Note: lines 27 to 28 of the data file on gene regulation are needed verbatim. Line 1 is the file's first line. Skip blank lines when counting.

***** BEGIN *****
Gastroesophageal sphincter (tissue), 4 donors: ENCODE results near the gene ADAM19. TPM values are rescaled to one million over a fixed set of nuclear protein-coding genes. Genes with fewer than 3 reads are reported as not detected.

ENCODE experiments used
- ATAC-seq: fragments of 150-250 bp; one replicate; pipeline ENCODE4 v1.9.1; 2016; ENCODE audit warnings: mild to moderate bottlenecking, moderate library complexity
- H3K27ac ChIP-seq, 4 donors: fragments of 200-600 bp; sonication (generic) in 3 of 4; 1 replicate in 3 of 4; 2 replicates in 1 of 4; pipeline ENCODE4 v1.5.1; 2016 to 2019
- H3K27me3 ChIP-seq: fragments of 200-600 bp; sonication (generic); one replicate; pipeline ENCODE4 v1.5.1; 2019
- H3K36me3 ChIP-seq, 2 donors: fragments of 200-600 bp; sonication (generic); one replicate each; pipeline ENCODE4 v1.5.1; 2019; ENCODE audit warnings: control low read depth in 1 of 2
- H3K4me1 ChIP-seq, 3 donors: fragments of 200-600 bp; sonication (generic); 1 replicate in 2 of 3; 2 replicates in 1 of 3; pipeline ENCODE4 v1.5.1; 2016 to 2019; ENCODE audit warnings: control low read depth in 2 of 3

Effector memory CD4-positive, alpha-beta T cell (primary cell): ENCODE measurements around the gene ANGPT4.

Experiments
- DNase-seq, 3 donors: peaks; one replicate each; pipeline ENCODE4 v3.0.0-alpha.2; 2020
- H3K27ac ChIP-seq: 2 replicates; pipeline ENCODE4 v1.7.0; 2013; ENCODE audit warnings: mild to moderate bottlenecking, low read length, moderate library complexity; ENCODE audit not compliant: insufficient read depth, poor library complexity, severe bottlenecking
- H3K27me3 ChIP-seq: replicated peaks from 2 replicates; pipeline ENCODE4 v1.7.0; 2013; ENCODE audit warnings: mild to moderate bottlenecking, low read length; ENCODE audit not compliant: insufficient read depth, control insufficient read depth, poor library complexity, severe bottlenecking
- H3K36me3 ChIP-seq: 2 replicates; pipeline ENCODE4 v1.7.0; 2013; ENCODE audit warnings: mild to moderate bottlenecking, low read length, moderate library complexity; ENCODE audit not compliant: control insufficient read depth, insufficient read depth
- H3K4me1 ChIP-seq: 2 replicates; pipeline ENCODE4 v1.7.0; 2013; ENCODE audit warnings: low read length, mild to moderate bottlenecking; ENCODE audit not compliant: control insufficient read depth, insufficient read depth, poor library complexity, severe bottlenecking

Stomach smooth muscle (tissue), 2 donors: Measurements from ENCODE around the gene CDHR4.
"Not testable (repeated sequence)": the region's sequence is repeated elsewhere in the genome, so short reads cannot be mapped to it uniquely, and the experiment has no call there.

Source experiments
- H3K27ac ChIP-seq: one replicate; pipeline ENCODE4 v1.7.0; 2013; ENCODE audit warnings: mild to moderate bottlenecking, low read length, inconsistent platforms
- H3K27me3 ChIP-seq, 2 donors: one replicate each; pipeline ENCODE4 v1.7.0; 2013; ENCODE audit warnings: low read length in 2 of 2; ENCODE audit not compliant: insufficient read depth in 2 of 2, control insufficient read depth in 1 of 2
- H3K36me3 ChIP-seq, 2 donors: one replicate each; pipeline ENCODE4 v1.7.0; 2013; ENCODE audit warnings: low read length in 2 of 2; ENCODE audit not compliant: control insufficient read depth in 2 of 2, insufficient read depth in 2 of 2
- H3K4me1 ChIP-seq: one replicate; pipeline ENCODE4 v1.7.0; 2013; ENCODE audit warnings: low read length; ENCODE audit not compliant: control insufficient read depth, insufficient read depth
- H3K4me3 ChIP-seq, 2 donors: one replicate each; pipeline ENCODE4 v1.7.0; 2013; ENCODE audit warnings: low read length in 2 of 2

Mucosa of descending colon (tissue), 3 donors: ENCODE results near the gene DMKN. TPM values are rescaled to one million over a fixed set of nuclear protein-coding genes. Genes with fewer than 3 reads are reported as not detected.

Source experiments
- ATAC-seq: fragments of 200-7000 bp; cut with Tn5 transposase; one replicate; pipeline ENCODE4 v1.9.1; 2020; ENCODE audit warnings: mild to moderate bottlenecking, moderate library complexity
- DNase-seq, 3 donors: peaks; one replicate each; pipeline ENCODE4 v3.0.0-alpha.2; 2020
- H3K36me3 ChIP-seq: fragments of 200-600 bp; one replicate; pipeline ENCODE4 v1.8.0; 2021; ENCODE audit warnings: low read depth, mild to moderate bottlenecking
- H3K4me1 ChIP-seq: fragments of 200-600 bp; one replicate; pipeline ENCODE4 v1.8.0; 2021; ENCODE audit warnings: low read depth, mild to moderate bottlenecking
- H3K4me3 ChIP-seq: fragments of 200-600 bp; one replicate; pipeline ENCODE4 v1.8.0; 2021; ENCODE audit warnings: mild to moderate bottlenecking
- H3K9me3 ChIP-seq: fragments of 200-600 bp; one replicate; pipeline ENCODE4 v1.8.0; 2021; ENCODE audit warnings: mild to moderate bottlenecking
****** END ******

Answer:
- H3K36me3 ChIP-seq: fragments of 200-600 bp; one replicate; pipeline ENCODE4 v1.8.0; 2021; ENCODE audit warnings: low read depth, mild to moderate bottlenecking
- H3K4me1 ChIP-seq: fragments of 200-600 bp; one replicate; pipeline ENCODE4 v1.8.0; 2021; ENCODE audit warnings: low read depth, mild to moderate bottlenecking